The Kellogg Biological Station Long-Term Ecological Research (LTER) Program studies the ecology of intensive field crop ecosystems and its environmental consequences as part of a National Network of LTER Sites established by the National Science Foundation in 1980. The KBS LTER joined the network in 1988.
Great Lakes Bioenergy Research Center
The Great Lakes Bioenergy Research Center (GLBRC) is exploring scientifically diverse approaches to converting various plant feedstocks, agricultural residues, wood chips, and nonfood grasses into liquid transportation fuels. In addition to its broad range of research projects, the GLBRC is also collaborating with agricultural researchers and producers to develop the most economically viable and environmentally sustainable practices for bioenergy production.
Pasture Dairy Center
The Pasture Dairy Center integrates automatic milking technology and pasture-based management with a growing focus on sustainable agriculture and ecosystem services. The Pasture Dairy Center works to expand the capacity of MSU in addressing the needs of small and mid-sized dairy producers.
Farming Systems Center
In addition to providing facility and equipment support for the long term research projects, the Farm also supports many shorter term projects related to crop and vegetable production via the Farming Systems Center (FSC).
Over 70 acres of land are available for research, most of which can be irrigated. Fields vary in size and land use history, and can be divided based on research needs. Facilities and equipment are available for researcher use. Labor support is provided on a case by case basis.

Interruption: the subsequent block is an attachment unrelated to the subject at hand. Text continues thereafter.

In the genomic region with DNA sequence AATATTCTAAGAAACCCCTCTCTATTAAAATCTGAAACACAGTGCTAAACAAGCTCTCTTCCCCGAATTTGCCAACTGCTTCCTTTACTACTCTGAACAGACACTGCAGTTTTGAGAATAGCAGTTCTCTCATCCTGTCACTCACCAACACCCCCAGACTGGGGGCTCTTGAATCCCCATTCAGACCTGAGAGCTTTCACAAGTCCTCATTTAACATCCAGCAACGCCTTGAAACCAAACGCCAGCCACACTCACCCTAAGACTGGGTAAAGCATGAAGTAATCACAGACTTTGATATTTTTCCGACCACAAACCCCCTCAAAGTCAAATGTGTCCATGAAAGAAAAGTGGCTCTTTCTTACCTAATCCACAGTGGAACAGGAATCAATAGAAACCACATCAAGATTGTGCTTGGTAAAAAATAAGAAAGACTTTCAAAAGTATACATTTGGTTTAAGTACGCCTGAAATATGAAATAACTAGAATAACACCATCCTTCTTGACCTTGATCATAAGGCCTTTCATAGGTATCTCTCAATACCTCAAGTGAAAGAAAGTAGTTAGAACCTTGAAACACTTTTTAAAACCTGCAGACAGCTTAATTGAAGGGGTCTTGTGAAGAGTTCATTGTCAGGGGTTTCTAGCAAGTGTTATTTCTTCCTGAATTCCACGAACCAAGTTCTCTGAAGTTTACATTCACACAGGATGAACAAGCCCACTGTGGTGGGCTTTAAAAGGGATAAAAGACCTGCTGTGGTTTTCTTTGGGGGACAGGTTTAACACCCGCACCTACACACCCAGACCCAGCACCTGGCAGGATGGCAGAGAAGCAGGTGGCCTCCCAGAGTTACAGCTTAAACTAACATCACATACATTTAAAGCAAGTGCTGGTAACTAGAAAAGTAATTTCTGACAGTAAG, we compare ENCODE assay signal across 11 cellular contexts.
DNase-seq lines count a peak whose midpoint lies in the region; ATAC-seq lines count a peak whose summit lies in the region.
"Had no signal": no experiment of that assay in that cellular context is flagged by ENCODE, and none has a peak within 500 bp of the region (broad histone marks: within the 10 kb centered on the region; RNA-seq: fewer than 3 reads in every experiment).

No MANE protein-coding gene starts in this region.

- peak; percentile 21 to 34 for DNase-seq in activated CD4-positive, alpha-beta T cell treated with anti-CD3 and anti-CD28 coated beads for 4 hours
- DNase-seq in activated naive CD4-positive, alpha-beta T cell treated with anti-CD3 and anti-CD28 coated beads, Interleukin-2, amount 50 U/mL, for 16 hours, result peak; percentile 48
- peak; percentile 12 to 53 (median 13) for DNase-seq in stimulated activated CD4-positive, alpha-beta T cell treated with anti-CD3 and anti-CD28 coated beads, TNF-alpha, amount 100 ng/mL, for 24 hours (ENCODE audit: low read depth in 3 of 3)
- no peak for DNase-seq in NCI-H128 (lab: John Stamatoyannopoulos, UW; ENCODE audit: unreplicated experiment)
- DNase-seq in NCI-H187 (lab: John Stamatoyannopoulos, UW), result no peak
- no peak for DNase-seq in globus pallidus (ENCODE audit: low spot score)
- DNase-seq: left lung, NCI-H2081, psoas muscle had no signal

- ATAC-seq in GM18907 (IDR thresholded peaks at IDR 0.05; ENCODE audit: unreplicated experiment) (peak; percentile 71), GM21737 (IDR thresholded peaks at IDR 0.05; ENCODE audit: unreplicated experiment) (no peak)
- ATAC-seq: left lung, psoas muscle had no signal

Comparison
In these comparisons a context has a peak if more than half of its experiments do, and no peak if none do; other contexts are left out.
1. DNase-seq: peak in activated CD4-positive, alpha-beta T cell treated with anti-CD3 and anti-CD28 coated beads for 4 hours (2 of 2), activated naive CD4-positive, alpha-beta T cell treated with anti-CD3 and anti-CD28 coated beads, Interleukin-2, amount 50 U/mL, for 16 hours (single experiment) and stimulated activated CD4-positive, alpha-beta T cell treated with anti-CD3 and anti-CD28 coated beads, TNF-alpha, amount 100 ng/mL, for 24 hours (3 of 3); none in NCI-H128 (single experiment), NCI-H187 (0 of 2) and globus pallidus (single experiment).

Michigan Cover Crops Program
The Cover Crops Program at the Michigan State University Extension’s Agriculture and Agri-business Institute focuses on integrating cover crops into Michigan field crop systems. Our goal is to make information from research readily available so farmers can make better decisions about using cover crops on their farms. Use the link above to explore information on growing cover crops successfully on your farm.
The Kellogg Farm supports the needs of researchers by offering the use of land, equipment, facilities and labor. In addition, researchers have opportunities to conduct studies within the context of each of the major research projects (LTER, GLBRC, PDC).
Prospective researchers are invited to contact Farm Manager Brook Wilke (email@example.com), (269) 671-2509), and to complete a Site Use Request Form (SURF). Specific costs associated with research activities at the Kellogg Farm are listed in the table below.
|KBS Residents||MSU Researchers||Non-MSU Researchers|
|Livestock Charges||$0.25-$0.80 / |
Head / Day
|$0.25-$0.80 / |
Head / Day
Head / Day
|Labor Support*||$33 / Hour||$33 / Hour||$33 / Hour|
* Labor support is subject to availability
The Kellogg Farm prioritizes sustainable agriculture, utilizing practices that improve soil quality, sequester greenhouse gases, and reduce nutrient loss. Practices such as rotational grazing, cover cropping, and no-till, have been researched extensively, and continue to propel our efforts toward our original mission.
The Kellogg Farm is also certified with the Michigan Agriculture Environmental Assurance Program (MAEAP), which verifies that the Farm is working to protect natural resources by using environmentally sound practices.